ArrMaz advises that mining reagents need to be constantly tested in the lab and in the plant to improve performance. We suggest a monthly review of the mineral with lab flotation to see if an improved or varied formula gives better results. Once the lab proves a better reagent is possible, then the plant needs to test it promptly. Developing a robust reagent that is forgiving of potential surprises in the inevitable variability of the ore is the goal.
The process design, engineering and construction should be co-ordinated carefully with a deep understanding of the process mining chemical universe. ArrMaz is the type of company that can advise on the best fit for reagents, and formulate chemicals to adapt to the changing orebody and process issues. The goal is better grade and recovery in an existing operation with the same or better cost performance.
Many times a mining operation cannot afford to spend the necessary capital to improve the process, and often a higher performing reagent can do the task of better grade and recovery on a challenging ore, producing better economic value.
How common is it to use custom blends?
Every product we offer is specifically designed for each mine’s mineral and flowsheet. We then test the formulation in the plant to ensure the proper fit. If needed, we can determine via plant testing if adjustments to froth characteristics and/or collecting nature need to be made and formulas changes are implemented. We are expert at solving unique plant problems with a chemical solution, for example, we had a customer who was experiencing a foam problem in waterway ditches and in key process areas. ArrMaz designed a unique environmentally friendly water based defoamer to eliminate the problem.
You mention that it’s important to optimise the reagent scheme in tandem with the flow-sheet. Could you expand on this?
The future will be the ability for both process design and reagent development to effectively work together to efficiently recovery ever lowering ore quality.
Many of the high-quality deposits are already mined out. Flotation appears to be the most economic way to process lower quality minerals, and successful flotation is linked to being able to economically liberate the impurities from the mineral, then design a flow sheet and reagent system to float the impurities away. Managing water quality and quantity is critical to flotation, and reagents must be designed to consider the water chemistry.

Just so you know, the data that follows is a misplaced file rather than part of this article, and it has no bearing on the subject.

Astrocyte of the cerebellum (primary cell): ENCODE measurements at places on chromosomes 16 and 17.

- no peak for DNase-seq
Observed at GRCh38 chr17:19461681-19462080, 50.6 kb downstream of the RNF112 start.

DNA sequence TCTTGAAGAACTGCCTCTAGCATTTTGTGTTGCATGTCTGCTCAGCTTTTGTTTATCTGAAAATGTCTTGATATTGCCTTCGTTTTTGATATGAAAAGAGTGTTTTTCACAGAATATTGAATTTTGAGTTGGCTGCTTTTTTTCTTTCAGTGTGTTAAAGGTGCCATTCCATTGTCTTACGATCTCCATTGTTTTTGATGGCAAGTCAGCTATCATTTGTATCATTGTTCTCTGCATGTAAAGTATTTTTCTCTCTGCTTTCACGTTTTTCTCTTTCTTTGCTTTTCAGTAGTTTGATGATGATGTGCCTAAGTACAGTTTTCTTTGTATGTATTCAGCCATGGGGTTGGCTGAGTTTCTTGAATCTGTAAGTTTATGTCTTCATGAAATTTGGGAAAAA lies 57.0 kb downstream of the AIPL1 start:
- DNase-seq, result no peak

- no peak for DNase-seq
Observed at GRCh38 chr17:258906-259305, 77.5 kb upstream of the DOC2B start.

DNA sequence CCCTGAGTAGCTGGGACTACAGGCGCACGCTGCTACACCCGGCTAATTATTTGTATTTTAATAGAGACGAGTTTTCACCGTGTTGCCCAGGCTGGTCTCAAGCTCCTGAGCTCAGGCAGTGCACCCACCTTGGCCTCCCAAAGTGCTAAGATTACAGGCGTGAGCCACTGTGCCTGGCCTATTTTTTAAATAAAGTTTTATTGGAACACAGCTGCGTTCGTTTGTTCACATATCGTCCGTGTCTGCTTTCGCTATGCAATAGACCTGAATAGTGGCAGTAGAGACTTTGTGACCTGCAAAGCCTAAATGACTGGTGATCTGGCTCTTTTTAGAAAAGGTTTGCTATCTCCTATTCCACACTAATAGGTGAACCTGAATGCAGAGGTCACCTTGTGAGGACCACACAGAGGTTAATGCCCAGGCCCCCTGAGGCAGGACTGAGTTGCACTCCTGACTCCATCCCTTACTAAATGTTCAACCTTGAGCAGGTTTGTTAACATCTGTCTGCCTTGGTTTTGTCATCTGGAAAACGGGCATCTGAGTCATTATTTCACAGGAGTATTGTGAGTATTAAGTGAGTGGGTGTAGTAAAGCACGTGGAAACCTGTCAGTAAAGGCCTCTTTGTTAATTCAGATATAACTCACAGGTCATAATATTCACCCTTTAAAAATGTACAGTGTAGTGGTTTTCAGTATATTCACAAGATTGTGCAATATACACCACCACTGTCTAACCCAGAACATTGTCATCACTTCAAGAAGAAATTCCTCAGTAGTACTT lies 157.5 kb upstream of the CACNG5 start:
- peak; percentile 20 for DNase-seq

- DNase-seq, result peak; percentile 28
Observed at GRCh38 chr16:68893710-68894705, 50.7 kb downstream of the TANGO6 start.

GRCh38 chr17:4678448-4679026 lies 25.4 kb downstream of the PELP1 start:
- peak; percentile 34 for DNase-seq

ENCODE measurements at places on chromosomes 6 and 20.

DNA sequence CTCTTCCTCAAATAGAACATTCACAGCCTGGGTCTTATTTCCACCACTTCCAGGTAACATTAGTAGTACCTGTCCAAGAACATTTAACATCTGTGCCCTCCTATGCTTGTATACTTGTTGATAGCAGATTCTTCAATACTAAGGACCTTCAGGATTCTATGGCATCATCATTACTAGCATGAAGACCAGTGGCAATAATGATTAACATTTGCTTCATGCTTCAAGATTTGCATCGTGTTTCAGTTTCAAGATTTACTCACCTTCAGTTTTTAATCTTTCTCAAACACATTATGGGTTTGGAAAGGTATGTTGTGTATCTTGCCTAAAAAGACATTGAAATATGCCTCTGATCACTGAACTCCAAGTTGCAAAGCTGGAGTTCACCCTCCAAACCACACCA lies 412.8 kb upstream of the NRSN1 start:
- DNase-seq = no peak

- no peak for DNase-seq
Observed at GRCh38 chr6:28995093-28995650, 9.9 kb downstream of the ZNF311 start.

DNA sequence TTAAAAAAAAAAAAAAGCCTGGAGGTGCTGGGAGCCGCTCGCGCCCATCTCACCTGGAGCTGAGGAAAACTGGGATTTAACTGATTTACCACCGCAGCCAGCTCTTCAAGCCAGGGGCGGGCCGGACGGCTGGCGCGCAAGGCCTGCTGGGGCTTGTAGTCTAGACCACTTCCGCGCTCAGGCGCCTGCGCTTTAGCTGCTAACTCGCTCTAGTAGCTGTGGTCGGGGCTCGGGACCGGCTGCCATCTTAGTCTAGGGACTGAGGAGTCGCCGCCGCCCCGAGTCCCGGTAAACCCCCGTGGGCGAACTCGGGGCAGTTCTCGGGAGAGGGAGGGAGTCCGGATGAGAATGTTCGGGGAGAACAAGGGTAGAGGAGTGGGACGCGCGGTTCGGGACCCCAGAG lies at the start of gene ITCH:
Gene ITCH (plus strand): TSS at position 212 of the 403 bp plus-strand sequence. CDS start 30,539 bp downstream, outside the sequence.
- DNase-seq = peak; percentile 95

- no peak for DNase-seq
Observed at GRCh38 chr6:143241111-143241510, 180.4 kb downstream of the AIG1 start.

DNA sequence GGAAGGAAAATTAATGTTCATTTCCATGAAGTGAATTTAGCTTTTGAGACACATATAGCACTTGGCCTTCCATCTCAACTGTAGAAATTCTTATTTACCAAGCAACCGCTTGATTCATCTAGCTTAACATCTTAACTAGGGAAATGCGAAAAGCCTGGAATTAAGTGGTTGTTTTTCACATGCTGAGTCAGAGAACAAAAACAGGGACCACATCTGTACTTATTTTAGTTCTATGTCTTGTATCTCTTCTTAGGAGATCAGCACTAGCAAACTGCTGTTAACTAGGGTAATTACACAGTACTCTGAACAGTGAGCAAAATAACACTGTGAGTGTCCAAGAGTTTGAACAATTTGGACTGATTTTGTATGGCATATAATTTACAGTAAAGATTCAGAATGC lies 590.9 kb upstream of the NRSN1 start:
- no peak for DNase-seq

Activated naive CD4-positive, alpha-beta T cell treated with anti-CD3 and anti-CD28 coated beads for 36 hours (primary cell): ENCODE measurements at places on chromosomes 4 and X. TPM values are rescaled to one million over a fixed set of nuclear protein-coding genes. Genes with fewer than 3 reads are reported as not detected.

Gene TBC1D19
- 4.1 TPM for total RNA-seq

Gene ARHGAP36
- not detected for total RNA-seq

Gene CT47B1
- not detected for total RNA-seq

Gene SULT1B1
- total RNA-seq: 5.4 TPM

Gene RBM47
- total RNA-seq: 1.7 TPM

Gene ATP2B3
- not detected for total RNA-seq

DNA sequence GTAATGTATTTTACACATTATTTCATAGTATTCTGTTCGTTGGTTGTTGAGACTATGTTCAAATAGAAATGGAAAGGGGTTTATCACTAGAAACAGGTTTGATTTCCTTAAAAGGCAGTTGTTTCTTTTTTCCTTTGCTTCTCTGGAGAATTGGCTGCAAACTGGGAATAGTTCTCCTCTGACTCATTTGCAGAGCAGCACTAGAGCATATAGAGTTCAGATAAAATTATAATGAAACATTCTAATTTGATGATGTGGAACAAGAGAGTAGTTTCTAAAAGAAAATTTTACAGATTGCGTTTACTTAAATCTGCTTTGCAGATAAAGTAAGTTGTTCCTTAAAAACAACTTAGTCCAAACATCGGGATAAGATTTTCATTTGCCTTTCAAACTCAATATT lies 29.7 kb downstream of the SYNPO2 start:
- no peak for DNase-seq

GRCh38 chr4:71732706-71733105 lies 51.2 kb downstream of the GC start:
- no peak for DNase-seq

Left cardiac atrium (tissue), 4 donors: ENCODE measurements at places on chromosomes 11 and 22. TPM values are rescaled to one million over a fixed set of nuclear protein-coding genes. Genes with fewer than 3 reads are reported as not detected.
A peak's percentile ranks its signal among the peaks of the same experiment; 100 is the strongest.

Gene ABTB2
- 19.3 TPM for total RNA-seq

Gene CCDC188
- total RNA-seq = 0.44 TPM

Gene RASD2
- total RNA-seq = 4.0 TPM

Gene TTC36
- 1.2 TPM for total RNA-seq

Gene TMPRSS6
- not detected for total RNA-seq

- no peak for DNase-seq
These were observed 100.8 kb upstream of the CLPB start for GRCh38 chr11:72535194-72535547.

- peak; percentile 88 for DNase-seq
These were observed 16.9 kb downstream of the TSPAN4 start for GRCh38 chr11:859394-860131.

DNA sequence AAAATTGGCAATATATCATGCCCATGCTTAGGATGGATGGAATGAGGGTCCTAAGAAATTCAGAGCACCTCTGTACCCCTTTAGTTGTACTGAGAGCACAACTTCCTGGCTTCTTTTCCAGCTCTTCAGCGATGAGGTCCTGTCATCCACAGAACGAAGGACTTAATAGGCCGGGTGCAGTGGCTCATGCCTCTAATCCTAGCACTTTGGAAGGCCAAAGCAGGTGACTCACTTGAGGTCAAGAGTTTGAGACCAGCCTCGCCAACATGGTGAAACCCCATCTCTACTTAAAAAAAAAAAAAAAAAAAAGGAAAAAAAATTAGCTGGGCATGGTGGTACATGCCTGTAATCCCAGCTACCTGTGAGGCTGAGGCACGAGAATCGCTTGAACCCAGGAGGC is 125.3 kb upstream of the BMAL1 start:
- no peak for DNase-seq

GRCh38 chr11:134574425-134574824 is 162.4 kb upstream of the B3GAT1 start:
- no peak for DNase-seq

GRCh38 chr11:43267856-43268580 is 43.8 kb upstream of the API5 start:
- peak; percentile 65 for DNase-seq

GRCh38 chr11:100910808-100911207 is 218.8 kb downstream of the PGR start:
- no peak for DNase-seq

We believe it is critical for reagent companies, mining companies, and engineering companies to work in close co-operation to develop an optimised flotation system. This co-operation is not a one-time event, but a long-term collaboration as ore quality changes over time.
As new ores are investigated and flotation projects are designed it would be ideal to include the design of the reagent into the project so that the flow sheet and the reagent’s capability can be matched. This would increase the success of the project and shorten commissioning times.
Do you have any new products for the flotation market?
ArrMaz has developed an innovative barite flotation process along with a new collector, CustoFloat 5920, which shows great potential for barite beneficiation. Lab results demonstrate the process enables a producer to recover barite from impurity minerals to a desired higher specific gravity with mass yield recoveries above 90%. The process will allow barite to be mined efficiently from deposits that are currently under utilised.
Turkish sand producers have traditionally used a collector in a very acidic float process to remove impurities. ArrMaz has developed a new collector that can float in neutral environments. CustoFloat 588 yields better cost performance by increasing first-stage yield and decreasing acid needs, significantly reducing costs while creating a safer work environment.
Feldspar studies have also resulted in the reduction of the number of reagents and thedose needed to remove heavy minerals and mica. A new collector, CustoFloat AK5, along with a single reagent float process, replaces the traditional two-step reagent dosing of anionic and cationic collectors.
This new collector uses half the dose of the standard Prina Oil and is more effective at removing titanium/iron. CustoFloat AK5 also provides cost-performance improvements.
Lab results show this new collector increases the speed of the float and can improve process throughput.